Asia has a problem with pollution. When you look at the statistics of the cities with the worst air quality, Asia stands out. But this isn’t just a regional problem it’s a global one.The World Health Organization estimates that up to 7 million people die each year because of air pollution.
More than 90% of air pollution-related deaths occur in low- and middle-income countries, mainly in Asia and Africa, followed by low- and middle-income countries of the Eastern Mediterranean region, Europe and the Americas.
Around 3 billion people – more than 40% of the world’s population – still do not have access to clean cooking fuels and technologies in their homes, the main source of household air pollution.
The good news is a recent update to these depressing statistics from this year shows that countries are serious about tackling this problem with China making tremendous inroads.
- WHO estimates that around 90% of people worldwide breathe polluted air. Over the past 6 years, ambient air pollution levels have remained high and approximately stable, with declining concentrations in some part of Europe and in the Americas.
- The highest ambient air pollution levels are in the Eastern Mediterranean Region and in South-East Asia, with annual mean levels often exceeding more than 5 times WHO limits, followed by low and middle-income cities in Africa and the Western Pacific.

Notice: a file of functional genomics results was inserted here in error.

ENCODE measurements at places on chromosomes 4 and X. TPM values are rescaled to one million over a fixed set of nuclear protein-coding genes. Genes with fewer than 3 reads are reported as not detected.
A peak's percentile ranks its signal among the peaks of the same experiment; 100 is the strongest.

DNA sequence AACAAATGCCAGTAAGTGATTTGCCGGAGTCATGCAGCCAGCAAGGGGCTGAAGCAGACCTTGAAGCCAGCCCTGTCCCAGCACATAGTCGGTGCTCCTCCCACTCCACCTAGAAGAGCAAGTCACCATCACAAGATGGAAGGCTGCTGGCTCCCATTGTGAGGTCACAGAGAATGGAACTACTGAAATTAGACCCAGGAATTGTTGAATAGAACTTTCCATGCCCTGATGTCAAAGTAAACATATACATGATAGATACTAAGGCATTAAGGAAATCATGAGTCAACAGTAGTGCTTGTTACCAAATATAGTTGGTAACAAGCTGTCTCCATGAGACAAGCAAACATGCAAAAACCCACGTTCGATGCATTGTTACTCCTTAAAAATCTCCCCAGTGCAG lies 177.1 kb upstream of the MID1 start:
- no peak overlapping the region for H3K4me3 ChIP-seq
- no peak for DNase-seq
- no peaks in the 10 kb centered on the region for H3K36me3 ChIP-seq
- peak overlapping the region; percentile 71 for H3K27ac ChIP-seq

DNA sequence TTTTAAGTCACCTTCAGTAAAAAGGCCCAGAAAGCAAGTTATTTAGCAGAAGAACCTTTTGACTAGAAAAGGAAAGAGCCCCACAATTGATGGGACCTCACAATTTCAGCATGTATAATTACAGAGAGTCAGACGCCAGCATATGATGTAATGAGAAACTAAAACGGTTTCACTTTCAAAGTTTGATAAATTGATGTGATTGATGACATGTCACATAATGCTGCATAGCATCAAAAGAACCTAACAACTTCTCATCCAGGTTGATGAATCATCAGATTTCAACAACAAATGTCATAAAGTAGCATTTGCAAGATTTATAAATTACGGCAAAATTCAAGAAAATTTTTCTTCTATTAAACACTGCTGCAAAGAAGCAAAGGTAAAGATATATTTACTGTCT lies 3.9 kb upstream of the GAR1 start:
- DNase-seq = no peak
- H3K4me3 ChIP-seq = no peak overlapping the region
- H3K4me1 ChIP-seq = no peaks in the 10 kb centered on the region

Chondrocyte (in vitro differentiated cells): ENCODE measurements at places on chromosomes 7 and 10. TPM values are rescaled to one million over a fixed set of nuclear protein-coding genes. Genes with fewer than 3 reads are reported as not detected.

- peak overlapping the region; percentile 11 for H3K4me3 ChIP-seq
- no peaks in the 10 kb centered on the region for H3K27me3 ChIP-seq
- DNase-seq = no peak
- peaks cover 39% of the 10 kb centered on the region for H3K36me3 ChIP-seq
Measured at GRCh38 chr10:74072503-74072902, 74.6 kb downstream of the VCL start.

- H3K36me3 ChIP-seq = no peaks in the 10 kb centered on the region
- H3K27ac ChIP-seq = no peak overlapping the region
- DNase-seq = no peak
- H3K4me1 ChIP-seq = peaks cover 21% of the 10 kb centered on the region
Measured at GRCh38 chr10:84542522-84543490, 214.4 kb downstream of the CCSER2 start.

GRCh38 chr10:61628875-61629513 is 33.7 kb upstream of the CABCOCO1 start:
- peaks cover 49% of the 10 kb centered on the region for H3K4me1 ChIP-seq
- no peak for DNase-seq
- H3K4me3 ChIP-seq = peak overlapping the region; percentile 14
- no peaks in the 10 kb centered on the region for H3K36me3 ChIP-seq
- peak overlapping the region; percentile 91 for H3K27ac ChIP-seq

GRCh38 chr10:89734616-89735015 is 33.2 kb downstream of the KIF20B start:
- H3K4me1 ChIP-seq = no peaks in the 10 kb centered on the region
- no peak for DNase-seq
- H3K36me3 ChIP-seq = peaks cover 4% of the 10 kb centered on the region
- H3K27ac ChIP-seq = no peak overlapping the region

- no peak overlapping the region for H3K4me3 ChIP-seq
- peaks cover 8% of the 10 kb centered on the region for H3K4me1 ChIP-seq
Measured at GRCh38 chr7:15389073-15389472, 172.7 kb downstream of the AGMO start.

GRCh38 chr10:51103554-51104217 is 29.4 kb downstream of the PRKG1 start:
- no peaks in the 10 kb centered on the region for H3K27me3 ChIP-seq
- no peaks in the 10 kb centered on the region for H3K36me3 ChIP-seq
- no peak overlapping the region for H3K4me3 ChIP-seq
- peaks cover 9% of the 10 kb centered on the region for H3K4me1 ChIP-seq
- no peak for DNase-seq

- Africa and some of the Western Pacific have a serious lack of air pollution data. For Africa, the database now contains PM measurements for more than twice as many cities as previous versions, however data was identified for only 8 of 47 countries in the region.
- Europe has the highest number of places reporting data.
- In general, ambient air pollution levels are lowest in high-income countries, particularly in Europe, the Americas and the Western Pacific.In cities of high-income countries in Europe, air pollution has been shown to lower average life expectancy by anywhere between 2 and 24 months, depending on pollution levels.
“Political leaders at all levels of government, including city mayors, are now starting to pay attention and take action,” adds Dr Tedros. “The good news is that we are seeing more and more governments increasing commitments to monitor and reduce air pollution as well as more global action from the health sector and other sectors like transport, housing and energy.”
This year WHO will convene the first Global Conference on Air Pollution and Health (30 October – 1 November 2018) to bring governments and partners together in a global effort to improve air quality and combat climate change. http://www.who.int/airpollution/events/conference/en/